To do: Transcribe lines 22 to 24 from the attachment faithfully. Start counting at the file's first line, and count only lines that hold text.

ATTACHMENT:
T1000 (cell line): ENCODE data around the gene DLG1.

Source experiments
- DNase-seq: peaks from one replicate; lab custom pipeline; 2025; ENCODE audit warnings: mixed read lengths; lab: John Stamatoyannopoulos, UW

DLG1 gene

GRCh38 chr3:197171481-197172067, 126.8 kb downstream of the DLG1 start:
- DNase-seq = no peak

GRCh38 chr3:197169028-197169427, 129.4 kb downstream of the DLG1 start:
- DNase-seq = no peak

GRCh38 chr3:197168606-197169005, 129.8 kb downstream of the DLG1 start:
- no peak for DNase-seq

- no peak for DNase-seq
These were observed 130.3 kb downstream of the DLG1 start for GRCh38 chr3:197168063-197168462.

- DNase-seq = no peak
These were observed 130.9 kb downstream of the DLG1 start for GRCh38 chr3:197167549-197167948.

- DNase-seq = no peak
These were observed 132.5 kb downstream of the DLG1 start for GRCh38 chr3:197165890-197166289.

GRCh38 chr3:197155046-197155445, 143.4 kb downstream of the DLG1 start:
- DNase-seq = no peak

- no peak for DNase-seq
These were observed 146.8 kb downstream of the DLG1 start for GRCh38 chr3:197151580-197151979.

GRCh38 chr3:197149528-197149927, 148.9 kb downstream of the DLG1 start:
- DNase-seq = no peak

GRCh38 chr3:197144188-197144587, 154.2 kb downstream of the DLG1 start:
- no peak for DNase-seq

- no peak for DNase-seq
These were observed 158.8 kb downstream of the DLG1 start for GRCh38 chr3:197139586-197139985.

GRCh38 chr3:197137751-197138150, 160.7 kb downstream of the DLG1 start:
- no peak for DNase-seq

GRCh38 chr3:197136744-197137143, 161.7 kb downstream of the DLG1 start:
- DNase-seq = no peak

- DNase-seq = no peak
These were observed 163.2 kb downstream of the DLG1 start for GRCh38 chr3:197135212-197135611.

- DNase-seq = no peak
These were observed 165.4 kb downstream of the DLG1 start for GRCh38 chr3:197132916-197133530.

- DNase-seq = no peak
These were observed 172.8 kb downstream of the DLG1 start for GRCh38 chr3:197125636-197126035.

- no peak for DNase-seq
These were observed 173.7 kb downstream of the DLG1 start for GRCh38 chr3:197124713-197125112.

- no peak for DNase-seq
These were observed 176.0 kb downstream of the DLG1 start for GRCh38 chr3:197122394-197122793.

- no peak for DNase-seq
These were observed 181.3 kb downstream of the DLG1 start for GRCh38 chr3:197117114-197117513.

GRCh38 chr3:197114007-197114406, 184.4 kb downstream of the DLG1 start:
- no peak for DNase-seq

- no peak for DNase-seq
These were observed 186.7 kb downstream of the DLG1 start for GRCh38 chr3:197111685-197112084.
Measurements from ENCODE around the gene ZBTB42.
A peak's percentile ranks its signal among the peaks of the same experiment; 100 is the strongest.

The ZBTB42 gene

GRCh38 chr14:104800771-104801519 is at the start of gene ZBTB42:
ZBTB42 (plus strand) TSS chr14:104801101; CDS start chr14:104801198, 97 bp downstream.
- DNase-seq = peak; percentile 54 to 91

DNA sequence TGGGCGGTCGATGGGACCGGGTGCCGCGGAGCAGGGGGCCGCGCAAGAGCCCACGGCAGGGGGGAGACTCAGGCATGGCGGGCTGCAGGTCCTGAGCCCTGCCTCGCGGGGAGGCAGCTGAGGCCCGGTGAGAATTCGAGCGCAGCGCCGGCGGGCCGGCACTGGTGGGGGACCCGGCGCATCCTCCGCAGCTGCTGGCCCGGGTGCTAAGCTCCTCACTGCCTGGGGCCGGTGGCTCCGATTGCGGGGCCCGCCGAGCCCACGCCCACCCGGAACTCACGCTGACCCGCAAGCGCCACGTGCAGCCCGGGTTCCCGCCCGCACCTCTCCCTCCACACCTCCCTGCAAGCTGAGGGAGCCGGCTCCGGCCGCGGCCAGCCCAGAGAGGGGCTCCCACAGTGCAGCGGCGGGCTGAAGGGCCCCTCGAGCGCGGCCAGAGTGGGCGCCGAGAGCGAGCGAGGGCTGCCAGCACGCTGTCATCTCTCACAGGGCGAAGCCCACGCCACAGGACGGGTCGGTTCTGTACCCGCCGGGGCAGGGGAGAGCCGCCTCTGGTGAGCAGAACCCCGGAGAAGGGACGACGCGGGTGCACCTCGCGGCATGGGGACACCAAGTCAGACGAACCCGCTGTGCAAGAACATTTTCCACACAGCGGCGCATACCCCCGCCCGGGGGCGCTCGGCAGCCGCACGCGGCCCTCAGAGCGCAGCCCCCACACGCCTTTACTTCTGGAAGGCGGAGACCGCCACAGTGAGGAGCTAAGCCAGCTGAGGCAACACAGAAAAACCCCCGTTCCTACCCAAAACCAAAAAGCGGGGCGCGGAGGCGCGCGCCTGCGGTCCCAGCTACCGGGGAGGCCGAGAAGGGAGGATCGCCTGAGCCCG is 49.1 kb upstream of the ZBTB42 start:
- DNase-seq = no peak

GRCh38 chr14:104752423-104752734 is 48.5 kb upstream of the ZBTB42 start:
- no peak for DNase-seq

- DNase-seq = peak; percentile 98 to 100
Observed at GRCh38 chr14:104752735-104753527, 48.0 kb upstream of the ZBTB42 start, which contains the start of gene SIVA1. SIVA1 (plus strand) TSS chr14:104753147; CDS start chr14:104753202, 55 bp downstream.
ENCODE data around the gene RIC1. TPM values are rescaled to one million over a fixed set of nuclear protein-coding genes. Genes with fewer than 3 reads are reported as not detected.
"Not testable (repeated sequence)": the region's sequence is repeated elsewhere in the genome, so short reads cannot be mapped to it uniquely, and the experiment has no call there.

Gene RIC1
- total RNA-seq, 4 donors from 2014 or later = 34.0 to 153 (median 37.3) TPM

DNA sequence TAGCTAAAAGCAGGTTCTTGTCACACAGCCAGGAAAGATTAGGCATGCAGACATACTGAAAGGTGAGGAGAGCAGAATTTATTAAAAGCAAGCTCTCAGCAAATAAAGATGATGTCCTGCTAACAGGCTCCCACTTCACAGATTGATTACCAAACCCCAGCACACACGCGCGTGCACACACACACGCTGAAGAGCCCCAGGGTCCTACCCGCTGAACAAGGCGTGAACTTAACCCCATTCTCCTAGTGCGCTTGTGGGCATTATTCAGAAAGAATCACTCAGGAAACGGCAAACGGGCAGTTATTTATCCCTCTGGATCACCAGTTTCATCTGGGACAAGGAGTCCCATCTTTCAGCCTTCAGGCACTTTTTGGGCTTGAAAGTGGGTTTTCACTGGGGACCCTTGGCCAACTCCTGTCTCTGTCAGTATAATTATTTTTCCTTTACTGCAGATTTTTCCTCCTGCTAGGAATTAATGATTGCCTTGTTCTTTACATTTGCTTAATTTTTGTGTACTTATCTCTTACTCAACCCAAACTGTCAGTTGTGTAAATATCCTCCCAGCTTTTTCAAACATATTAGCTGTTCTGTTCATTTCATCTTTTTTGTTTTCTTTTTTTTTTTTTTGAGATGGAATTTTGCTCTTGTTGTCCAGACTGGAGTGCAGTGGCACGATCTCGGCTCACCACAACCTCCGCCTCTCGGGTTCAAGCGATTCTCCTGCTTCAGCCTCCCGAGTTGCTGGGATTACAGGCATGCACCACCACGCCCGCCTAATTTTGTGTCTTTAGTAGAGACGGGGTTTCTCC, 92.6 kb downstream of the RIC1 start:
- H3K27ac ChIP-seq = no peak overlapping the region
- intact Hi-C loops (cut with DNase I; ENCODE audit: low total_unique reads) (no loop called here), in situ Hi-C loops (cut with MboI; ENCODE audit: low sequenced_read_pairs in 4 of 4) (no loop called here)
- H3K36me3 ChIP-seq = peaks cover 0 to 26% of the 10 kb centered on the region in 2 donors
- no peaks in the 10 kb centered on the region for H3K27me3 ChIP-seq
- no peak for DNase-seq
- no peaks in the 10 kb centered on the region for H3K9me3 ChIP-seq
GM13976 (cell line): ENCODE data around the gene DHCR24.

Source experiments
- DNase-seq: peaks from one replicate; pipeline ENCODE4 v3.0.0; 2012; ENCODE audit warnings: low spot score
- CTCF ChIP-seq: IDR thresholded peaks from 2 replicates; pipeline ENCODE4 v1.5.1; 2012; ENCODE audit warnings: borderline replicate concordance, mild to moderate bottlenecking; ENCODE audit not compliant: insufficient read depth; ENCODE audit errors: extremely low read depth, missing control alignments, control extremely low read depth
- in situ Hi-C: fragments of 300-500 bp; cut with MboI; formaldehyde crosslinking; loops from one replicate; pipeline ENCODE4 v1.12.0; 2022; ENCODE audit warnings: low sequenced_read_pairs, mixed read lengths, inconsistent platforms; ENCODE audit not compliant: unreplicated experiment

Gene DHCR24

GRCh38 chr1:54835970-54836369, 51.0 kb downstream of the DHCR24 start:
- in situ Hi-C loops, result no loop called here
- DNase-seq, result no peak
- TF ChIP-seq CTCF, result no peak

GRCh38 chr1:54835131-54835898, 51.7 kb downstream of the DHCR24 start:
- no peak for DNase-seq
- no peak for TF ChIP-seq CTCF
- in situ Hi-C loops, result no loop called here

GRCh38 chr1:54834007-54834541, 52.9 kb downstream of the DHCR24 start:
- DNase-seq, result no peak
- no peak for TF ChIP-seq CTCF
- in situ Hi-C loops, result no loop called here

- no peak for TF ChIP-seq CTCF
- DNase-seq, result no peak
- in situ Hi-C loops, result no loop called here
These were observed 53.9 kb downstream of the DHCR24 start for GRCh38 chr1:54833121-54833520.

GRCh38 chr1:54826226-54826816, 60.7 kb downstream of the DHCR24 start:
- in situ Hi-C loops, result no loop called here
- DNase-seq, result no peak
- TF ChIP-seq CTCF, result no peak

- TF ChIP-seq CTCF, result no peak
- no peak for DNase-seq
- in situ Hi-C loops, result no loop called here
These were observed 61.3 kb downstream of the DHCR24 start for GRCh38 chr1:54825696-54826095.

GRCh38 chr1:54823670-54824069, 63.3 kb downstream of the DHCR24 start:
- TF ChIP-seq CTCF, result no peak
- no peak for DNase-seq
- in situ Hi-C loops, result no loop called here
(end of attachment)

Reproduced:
- DNase-seq = no peak

GRCh38 chr3:197144188-197144587, 154.2 kb downstream of the DLG1 start:
- no peak for DNase-seq